7 Alternatives to Salt to Make Food Taste Great

salt shaker and sprinkling of salt across black background

Salt is an important part of a healthy diet, but too much of it can spell trouble for our blood pressure and heart health. Despite what some people think, curbing your salt intake isn’t as simple as cutting out the saltshaker at mealtimes. Salt is in practically all processed foods, sneaking into our diet through foods that don’t even taste salty. For this reason, many of us are consuming way more salt that we need to. Read on to discover some simple ways to reduce your salt intake and 7 flavourful alternatives to salt to still make food taste great!

Why do we need salt in our diet?

Salt isn’t all doom and gloom. Salt contains sodium and chloride – both important minerals we need in our diet to maintain a balance of body fluids and keep muscles and nerves running smoothly.

However, consuming too much salt is linked to high blood pressure, raising the risk of heart disease, stroke and other health problems.

The average Australian is eating almost double the recommended daily maximum amount of salt, which is 5g for healthy adults (or 1 teaspoon). It’s therefore important to watch how much of it we consume.

Salt vs. Sodium – What’s the difference?

The words “salt” and “sodium” are often used interchangeably, but they are different. Salt is a crystal-like compound that is abundant in nature. Sodium is a mineral, and one of the chemical elements found in salt.

Sodium plays an important role in the food manufacturing process. It’s used for things like curing meat, baking, thickening, retaining moisture, enhancing flavour and colour, and prolonging shelf life.

Beware of hidden salt in food

While we might expect to find sodium in foods that taste salty, like canned soups, lunch meats, and frozen dinners, other foods which don’t taste salty, like cereals and pastries, can still be high in sodium.

Bowl of cereal in yellow bowl with yellow background

Foods eaten several times a day (such as breads) can also add up to a lot of sodium over the course of a day, even if an individual serving may not be high in sodium.

Sodium can be listed under many different names on nutrition labels, making it tricky to detect. Some examples include:

  • Disodium guanylate (GMP)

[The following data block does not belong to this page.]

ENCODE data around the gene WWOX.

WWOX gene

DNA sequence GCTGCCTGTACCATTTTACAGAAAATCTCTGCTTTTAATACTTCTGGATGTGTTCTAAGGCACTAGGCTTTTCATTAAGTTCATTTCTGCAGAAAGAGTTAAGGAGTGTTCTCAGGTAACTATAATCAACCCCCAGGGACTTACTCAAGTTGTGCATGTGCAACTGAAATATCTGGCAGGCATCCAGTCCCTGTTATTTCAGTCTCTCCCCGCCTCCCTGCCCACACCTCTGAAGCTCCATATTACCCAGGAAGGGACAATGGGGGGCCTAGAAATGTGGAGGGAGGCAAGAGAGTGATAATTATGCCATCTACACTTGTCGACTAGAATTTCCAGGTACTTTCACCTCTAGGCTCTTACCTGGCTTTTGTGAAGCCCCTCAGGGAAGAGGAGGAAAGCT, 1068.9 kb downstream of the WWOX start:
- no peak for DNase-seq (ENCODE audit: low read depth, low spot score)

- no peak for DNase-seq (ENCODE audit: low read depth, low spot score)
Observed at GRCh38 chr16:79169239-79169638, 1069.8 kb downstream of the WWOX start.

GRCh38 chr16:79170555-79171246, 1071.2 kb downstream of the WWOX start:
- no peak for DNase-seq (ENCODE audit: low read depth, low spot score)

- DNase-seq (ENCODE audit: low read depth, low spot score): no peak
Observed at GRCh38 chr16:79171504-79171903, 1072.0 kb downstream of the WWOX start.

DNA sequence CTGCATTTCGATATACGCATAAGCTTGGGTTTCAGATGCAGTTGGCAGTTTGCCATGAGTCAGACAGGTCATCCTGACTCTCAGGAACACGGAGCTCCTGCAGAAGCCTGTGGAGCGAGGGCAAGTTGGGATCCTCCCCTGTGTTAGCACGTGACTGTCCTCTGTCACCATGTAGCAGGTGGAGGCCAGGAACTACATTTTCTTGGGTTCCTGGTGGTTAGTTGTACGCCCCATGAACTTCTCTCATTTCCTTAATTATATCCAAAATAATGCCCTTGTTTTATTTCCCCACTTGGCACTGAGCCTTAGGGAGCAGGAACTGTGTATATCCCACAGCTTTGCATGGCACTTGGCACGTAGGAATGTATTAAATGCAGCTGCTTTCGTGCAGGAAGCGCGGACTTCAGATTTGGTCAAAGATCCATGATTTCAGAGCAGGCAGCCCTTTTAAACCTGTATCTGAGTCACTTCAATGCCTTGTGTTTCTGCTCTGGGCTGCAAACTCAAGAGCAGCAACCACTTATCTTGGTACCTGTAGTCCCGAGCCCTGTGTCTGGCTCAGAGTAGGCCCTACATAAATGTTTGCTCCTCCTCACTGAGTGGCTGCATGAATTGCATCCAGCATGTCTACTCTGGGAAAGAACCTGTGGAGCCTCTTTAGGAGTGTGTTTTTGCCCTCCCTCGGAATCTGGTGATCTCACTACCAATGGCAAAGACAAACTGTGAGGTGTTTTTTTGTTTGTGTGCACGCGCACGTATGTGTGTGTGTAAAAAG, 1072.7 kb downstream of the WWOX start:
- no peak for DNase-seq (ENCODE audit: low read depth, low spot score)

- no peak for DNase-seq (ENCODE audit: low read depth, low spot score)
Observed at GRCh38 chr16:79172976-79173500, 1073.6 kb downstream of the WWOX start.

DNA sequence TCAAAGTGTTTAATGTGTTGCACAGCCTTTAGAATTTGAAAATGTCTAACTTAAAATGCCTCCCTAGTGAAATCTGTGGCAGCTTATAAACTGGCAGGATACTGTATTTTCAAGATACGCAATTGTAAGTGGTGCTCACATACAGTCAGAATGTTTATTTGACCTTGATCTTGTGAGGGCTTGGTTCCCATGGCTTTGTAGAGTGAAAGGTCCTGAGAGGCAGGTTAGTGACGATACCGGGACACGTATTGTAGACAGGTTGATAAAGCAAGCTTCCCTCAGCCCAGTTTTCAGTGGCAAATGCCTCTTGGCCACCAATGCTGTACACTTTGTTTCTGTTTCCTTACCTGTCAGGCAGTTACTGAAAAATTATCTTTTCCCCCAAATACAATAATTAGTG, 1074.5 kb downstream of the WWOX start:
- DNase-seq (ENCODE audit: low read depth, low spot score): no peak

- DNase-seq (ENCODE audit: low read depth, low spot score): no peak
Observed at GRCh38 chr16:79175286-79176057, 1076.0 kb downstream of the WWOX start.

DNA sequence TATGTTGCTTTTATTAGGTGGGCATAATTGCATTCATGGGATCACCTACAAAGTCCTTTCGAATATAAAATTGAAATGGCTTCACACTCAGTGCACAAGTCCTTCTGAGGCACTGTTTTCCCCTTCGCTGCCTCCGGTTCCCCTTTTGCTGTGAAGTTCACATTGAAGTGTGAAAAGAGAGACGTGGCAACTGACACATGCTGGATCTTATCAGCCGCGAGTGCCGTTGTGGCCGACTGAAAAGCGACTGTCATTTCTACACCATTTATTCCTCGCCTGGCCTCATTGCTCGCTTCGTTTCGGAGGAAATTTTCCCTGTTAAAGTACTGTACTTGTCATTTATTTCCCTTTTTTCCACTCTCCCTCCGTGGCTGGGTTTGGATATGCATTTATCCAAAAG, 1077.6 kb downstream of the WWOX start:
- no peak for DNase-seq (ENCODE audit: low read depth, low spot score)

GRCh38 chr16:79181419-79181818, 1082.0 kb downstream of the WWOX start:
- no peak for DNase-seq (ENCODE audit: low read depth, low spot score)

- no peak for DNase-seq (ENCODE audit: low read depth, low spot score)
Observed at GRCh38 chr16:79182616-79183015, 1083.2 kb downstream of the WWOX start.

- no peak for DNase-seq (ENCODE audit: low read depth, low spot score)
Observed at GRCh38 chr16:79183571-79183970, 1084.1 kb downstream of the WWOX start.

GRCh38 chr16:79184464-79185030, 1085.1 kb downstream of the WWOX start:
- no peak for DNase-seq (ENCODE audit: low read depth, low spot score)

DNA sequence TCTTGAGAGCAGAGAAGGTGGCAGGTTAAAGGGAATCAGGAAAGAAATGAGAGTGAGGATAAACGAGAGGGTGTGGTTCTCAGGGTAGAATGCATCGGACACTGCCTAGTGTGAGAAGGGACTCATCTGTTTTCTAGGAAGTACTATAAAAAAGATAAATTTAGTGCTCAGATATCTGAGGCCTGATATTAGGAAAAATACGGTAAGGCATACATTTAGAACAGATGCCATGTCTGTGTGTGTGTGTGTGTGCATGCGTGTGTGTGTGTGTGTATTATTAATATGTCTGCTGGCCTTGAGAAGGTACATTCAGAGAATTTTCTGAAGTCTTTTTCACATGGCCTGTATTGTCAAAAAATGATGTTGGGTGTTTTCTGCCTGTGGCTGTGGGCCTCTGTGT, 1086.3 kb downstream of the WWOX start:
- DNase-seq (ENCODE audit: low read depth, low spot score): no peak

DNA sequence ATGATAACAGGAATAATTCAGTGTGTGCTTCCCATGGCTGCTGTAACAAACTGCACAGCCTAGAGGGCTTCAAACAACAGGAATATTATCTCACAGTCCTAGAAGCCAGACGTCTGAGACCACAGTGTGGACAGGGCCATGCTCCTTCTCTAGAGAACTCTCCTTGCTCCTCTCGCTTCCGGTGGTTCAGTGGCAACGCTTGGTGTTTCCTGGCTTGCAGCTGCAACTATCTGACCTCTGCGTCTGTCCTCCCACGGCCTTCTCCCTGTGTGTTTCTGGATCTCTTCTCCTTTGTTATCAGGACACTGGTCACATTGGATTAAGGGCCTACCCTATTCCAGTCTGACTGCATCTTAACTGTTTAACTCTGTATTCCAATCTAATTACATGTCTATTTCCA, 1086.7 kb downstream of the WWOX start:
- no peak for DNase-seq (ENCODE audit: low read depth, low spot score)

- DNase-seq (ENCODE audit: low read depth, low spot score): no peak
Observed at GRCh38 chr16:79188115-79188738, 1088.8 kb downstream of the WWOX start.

• Disodium inosinate (IMP)
  • Fleur de sel
  • Himalayan pink salt
  • Kosher salt
  • Monosodium glutamate (MSG)
  • Rock salt
  • Sodium bicarbonate
  • Sodium nitrate
  • Sodium chloride
  • Trisodium phosphate

How to reduce your salt intake

Around 75% of the sodium in our diets comes from salt added to processed foods, 15% comes from salt added during cooking and at the dinner table, while only 10% comes from the natural sodium content in foods. Many of us would therefore benefit from taking active steps to reduce our salt intake from processed foods.

The most effective way to decrease salt in your diet is to eat mostly fresh and minimally processed foods, such as vegetables, fruit, wholegrains and fresh lean meat, fish and chicken. Limit the consumption of ultra-processed foods prepared outside the home, such as sweet and savoury snacks, pizzas, burgers, and other fast foods.

Other tips to cut down on salt:

  • Read food labels – Check the Nutrition Information Panel on packaged foods and use the ‘per 100g’ column to compare products. Aim for products that contain no more than 400mg of sodium per 100g.
  • Prepare your own food when you can. Limit the use of packaged sauces, mixes and “instant” products, like flavoured rice, instant noodles, and ready-made pasta.
  • Make lower-sodium choices at restaurants by asking for your meal to be prepared without table salt and ordering sauces and dressings on the side.  
  • Choose ‘low salt’ or ‘salt reduced’ products at the supermarket. These must contain at least 25% less sodium than the standard variety. E.g., reduced salt soy sauce must have 25% less sodium than standard soy sauce.
  • Use half the recommended amount of seasoning, stock, or sauce in a recipe.
  • Remove the saltshaker from the dinner table. 
  • Taste your food before seasoning it and opt for flavoursome alternatives to salt (see below).

7 alternatives to salt

Meals and snacks can still taste delicious without adding salt. Try these alternatives to make your food pop!

  1. lemon juice or zest
  2. ground black pepper
  3. fresh garlic or ginger
  4. balsamic vinegar, apple cider vinegar, or red wine vinegar
  5. infused oils (e.g. garlic or chilli oil)
  6. fresh or dried herbs (e.g. rosemary, oregano, basil, parsley, dill)
  7. spices (e.g. paprika, turmeric, white mustard, chilli flakes)
Bowl of baked potato wedges sprinkled with pepper and fresh rosemary sprigs

If you are concerned about your sodium intake, or you have a family history of high blood pressure, please consult your doctor for health advice.


Content developed by Health and Wellbeing Queensland’s team of expert nutritionists, dieticians, and exercise physiologists.